As with all green initiatives, solar energy and tech is being further bolstered by policies enacted by European governments and the current U.S. administration. Like all tech companies, solar firms very vehemently defend their intellectual property, in this case, for building a more efficient solar panel.
In September of last year, Maxeon (NASDAQ: MAXN) filed a lawsuit against Canadian Solar (NASDAQ: CSIQ) for patent infringement on its shingled solar cell panel tech for deploying solar panels. On top of controversy, the companies are experiencing fluctuating material costs and low margins typical for the industry, but both have some sunshine in their future. So which is the better investment, Maxeon or Canadian Solar?
Maxeon recently signed a deal to supply 1 gigawatt (GW) of bifacial panels for the Gemini solar plus storage power project. Due to be completed by 2023, it will be one of the largest operational solar power systems in the U.S. The company is also excluded from the Section 201 tariffs imposed in 2018 that will continue until 2022; this helps it charge more for its panels and boost its margins. Speaking of margins, Maxeon is on schedule to reach its manufacturing cost target for its Maxeon 5/6 product line and is on track to average $0.20/watt gross profit.
Later this year, the company will be releasing its Maxeon Air range of panels which will open up a whole new market of low-load bearing roofs as the panels are flexible, frameless, and can be applied with peel-and-stick tech. The European market alone is estimated to be over 4GW. Additionally, the company's inherited polysilicon fixed-price contract write-offs are due to be completed early next year. These developments are expected to put Maxeon on a path to a $4.00 adjusted annual EPS by 2022.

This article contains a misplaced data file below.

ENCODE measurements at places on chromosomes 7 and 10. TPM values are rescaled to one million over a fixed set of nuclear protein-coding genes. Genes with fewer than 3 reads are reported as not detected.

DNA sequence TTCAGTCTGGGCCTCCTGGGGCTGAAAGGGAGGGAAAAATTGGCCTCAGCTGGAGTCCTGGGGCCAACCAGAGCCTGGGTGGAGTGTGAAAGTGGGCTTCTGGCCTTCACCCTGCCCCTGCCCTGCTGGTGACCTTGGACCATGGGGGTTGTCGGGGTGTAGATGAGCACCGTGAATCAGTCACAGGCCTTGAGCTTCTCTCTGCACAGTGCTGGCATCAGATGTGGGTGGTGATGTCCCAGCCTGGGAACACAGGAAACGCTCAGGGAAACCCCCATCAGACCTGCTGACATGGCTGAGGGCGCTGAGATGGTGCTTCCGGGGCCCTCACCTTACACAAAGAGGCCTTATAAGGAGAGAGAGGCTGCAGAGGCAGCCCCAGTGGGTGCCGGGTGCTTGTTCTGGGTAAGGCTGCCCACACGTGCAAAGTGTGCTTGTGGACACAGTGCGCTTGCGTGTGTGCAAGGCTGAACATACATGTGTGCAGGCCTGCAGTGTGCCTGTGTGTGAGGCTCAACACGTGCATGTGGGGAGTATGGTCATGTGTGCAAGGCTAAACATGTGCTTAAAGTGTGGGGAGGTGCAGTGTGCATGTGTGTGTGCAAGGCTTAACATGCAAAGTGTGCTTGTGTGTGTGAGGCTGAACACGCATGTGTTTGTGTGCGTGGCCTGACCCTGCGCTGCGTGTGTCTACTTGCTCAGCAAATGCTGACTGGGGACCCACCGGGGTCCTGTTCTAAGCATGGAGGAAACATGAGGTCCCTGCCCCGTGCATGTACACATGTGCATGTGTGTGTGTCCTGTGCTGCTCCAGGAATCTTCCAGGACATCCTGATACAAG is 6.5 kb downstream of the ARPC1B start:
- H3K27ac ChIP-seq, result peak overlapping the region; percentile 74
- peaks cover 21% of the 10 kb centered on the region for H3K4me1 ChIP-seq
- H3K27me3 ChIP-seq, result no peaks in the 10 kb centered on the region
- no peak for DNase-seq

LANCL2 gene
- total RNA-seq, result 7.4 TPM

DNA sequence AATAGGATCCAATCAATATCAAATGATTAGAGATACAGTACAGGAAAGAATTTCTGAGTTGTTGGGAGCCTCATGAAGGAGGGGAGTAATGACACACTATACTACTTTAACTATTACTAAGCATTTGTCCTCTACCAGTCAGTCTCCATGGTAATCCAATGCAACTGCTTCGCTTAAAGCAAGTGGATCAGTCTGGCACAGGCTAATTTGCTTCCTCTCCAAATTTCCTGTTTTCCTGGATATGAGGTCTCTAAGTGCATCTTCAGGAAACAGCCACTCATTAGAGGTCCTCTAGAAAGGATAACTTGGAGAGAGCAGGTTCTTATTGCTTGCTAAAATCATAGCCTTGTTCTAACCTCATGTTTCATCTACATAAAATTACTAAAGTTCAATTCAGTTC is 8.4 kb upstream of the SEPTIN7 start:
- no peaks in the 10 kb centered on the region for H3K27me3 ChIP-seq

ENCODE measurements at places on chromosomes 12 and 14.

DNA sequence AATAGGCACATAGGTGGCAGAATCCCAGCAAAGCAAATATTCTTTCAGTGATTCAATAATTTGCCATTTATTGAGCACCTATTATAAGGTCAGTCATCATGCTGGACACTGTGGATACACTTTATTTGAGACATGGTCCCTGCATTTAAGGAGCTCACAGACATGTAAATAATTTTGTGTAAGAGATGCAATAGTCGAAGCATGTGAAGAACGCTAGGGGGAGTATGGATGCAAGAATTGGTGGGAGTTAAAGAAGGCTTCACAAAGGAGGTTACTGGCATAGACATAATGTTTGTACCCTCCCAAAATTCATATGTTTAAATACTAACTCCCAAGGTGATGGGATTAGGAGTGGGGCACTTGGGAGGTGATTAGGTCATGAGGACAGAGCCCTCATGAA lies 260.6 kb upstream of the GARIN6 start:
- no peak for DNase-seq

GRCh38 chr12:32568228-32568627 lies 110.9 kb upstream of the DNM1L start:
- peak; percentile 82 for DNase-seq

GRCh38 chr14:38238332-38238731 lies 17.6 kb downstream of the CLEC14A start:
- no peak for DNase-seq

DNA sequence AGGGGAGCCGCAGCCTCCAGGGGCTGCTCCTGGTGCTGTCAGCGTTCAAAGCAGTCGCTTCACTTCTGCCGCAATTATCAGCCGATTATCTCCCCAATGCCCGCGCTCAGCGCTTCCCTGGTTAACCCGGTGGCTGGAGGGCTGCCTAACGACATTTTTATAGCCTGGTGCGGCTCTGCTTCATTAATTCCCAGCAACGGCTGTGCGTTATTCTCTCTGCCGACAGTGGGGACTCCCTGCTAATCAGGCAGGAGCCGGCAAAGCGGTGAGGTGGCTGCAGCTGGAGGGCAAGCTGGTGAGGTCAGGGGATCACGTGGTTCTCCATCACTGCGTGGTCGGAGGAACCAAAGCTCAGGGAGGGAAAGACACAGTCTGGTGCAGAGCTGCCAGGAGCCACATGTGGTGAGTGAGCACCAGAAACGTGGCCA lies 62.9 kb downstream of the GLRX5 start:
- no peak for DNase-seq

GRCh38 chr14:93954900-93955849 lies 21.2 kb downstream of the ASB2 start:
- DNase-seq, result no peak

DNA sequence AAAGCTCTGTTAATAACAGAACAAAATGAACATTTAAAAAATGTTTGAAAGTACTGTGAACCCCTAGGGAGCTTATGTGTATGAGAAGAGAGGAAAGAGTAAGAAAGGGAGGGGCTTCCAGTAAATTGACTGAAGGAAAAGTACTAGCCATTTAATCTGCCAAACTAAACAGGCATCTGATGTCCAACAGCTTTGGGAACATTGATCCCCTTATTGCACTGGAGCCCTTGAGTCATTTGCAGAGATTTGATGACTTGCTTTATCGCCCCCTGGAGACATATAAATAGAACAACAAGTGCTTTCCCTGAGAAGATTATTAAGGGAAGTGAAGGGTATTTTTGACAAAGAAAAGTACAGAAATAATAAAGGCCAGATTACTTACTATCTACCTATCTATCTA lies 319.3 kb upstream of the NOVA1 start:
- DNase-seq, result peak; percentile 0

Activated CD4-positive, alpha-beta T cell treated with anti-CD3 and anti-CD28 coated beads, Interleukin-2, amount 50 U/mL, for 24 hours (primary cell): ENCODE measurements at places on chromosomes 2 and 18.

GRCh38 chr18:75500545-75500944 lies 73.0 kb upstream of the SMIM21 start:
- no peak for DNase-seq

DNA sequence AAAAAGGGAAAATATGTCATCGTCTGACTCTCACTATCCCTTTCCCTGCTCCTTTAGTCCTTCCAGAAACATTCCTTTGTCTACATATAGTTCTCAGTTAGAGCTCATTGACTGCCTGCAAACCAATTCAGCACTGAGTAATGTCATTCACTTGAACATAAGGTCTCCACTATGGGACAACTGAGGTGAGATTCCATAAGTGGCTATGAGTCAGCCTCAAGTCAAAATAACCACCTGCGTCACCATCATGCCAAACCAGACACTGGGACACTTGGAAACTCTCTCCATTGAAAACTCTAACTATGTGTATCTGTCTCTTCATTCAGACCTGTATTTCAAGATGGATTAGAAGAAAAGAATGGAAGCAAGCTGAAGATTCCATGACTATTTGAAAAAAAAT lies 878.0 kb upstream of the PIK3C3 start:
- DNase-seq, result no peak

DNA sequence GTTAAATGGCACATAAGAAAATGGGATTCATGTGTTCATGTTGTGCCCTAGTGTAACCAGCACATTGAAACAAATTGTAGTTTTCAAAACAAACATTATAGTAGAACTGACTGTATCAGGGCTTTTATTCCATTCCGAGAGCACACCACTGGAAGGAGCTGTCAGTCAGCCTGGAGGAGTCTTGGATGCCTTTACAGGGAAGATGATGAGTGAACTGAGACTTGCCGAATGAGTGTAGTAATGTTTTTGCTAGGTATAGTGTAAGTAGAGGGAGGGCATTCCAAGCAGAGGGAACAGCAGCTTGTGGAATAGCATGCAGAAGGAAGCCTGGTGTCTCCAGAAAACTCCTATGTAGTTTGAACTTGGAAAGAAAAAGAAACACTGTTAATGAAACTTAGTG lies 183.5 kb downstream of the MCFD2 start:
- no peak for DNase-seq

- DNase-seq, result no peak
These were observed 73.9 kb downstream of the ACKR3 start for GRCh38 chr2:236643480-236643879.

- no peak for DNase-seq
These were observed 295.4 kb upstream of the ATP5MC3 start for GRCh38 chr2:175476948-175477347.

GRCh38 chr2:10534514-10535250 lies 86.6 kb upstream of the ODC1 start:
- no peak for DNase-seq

On the bear side, Maxeon's latest quarterly results (Q1 2021) are dismal, to say the least with not only falling financial metrics across the board. Its revenue projections for the next quarter fall short of consensus estimates by roughly $40 million. As the company tries to gain market share, more financially stable competitors, like LG Solar and Panasonic are offering lower-priced panels.
Canadian Solar doesn't only concentrate on manufacturing and selling panels but also retains partial ownership of solar projects for steady recurring cash flows. Additionally, the company is an early mover in the energy storage market to make grid management a more stable endeavor. The company will list on the Chinese stock exchange later this year and will use that capital for capacity growth and more vertical integration.
Canadian Solar isn't short on business as it currently has 1 gigawatt-peak (GWp) in operation, 3.7 GWp in backlog, and 12 GWp in its pipeline. Further, on the storage front, the company has over 2,800 megawatt-hours of storage projects in its pipeline. For its outlook to 2025, Canadian Solar expects sales revenue to go up 221%, services income to grow 400%, and proceeds from partial ownerships of projects to surge over 700%. It's little wonder that the company has over 23% insider ownership and nearly 70% institutional.
Canadian Solar releases its cash flow statement annually and for 2020 its cash from operations and free cash flow are down 120% and 250%, respectively. Another point against the company is the contracted margins it operates under as it barely makes money even though it performs well above its own expectations.
Canadian Solar is the clear winner as it is expanding its business to encompass ownership of solar projects and is embracing the energy storage market. Maxeon is strong on the innovation front, owning over 900 patents but its business model isn't aggressive enough for the sector.
Maybe you prefer a clean energy investment that ISN'T embroiled in a costly patent infringement suit though? Well, don't worry about it, as MyWallSt has got a shortlist of market-beating stocks that represent high-growth and safer opportunities. To access our list, simply click here.
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